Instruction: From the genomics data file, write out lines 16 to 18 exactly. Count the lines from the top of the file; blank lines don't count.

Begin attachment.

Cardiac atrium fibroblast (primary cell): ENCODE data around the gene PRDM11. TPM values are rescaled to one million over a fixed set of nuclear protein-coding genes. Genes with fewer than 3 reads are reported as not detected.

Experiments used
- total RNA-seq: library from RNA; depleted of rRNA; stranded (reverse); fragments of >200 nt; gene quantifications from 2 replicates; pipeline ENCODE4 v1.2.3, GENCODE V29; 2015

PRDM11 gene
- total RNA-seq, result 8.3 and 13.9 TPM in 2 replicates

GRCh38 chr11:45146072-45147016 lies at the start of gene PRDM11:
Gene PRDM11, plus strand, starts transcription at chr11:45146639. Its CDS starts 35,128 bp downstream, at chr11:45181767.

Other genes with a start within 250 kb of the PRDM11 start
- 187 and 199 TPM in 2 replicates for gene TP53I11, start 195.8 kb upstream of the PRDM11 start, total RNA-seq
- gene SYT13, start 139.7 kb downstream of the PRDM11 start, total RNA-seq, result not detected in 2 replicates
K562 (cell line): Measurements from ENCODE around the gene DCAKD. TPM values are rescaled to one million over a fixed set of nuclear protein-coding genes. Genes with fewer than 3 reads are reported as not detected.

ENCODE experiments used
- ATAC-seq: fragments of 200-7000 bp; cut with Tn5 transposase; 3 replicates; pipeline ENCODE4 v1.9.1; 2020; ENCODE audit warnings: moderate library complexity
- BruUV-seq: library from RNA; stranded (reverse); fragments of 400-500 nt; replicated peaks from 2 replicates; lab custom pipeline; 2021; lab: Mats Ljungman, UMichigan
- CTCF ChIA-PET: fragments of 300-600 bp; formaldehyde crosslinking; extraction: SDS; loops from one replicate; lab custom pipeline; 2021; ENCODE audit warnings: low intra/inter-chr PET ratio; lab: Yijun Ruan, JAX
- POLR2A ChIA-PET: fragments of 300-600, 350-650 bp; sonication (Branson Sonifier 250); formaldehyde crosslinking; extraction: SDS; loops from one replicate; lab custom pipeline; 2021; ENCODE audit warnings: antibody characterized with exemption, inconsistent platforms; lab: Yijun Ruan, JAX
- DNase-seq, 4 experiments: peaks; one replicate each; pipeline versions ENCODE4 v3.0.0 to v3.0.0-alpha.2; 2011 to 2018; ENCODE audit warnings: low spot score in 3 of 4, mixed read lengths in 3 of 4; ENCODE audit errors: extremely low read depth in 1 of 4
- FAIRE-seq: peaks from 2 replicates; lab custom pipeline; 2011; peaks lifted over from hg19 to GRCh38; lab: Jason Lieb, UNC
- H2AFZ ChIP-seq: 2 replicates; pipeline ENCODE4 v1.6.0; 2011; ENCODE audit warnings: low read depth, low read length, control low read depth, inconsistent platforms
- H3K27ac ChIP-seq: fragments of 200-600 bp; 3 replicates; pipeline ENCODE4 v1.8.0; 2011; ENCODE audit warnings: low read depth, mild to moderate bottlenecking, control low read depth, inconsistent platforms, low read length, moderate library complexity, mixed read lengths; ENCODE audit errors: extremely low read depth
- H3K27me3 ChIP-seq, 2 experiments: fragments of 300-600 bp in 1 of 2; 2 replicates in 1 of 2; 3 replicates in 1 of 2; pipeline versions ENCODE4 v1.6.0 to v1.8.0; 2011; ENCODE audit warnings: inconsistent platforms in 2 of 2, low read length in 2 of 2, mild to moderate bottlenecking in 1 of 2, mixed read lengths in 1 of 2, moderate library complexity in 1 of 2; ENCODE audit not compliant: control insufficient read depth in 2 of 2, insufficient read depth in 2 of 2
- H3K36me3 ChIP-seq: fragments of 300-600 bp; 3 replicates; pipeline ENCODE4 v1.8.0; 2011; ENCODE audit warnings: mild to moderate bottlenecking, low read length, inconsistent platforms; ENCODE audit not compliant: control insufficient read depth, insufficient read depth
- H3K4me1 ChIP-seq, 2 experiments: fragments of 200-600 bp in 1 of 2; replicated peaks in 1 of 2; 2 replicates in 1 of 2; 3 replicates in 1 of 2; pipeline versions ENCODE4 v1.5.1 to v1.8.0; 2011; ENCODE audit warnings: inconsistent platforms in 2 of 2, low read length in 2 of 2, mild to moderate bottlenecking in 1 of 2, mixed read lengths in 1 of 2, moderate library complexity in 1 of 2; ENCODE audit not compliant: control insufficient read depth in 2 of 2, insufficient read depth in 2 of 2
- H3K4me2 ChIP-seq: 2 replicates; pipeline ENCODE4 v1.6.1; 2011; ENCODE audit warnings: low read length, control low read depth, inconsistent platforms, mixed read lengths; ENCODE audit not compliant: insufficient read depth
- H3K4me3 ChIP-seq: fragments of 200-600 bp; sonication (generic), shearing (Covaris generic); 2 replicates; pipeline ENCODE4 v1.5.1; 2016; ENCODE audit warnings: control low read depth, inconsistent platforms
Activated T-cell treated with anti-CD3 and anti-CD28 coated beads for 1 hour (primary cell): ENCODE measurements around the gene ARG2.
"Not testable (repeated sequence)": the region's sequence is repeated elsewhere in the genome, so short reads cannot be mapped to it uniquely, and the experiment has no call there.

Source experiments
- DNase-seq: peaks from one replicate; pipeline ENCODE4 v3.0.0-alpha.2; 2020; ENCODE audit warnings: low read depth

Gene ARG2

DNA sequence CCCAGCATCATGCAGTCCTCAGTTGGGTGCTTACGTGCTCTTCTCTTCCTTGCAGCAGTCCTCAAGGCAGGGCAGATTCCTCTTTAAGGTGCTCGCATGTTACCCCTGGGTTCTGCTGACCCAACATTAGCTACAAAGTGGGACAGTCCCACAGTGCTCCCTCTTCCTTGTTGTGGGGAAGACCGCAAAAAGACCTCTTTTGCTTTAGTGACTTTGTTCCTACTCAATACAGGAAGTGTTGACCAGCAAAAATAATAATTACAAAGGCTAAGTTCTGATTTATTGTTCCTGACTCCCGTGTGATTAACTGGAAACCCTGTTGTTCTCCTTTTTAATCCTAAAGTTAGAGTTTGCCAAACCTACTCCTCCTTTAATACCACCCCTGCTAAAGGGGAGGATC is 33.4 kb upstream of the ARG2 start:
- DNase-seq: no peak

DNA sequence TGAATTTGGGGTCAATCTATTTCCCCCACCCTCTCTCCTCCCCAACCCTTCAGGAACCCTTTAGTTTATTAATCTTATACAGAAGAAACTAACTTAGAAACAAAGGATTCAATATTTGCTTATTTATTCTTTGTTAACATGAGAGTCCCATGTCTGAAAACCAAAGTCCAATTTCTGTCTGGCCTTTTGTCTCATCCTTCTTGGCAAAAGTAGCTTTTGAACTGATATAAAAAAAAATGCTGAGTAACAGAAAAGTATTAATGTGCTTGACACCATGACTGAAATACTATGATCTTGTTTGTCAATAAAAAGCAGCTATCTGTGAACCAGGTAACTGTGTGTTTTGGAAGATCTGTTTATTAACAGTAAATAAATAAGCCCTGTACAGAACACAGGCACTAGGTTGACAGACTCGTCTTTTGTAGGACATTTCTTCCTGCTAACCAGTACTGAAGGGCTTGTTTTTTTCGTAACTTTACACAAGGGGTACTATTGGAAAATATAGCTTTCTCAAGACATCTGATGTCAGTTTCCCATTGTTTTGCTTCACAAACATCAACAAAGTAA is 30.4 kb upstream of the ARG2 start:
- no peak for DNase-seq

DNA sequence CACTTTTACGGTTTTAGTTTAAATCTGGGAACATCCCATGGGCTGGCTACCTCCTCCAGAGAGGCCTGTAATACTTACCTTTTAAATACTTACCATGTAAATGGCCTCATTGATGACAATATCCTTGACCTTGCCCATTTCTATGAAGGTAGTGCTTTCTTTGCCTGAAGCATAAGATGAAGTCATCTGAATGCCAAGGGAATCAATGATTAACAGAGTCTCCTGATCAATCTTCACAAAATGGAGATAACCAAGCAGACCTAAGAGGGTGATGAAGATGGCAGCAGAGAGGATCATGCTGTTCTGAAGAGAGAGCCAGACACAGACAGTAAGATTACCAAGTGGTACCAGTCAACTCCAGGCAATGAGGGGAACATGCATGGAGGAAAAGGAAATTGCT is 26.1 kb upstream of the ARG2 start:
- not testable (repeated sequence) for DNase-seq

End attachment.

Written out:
- POLR2A ChIA-PET: fragments of 300-600, 350-650 bp; sonication (Branson Sonifier 250); formaldehyde crosslinking; extraction: SDS; loops from one replicate; lab custom pipeline; 2021; ENCODE audit warnings: antibody characterized with exemption, inconsistent platforms; lab: Yijun Ruan, JAX
- DNase-seq, 4 experiments: peaks; one replicate each; pipeline versions ENCODE4 v3.0.0 to v3.0.0-alpha.2; 2011 to 2018; ENCODE audit warnings: low spot score in 3 of 4, mixed read lengths in 3 of 4; ENCODE audit errors: extremely low read depth in 1 of 4
- FAIRE-seq: peaks from 2 replicates; lab custom pipeline; 2011; peaks lifted over from hg19 to GRCh38; lab: Jason Lieb, UNC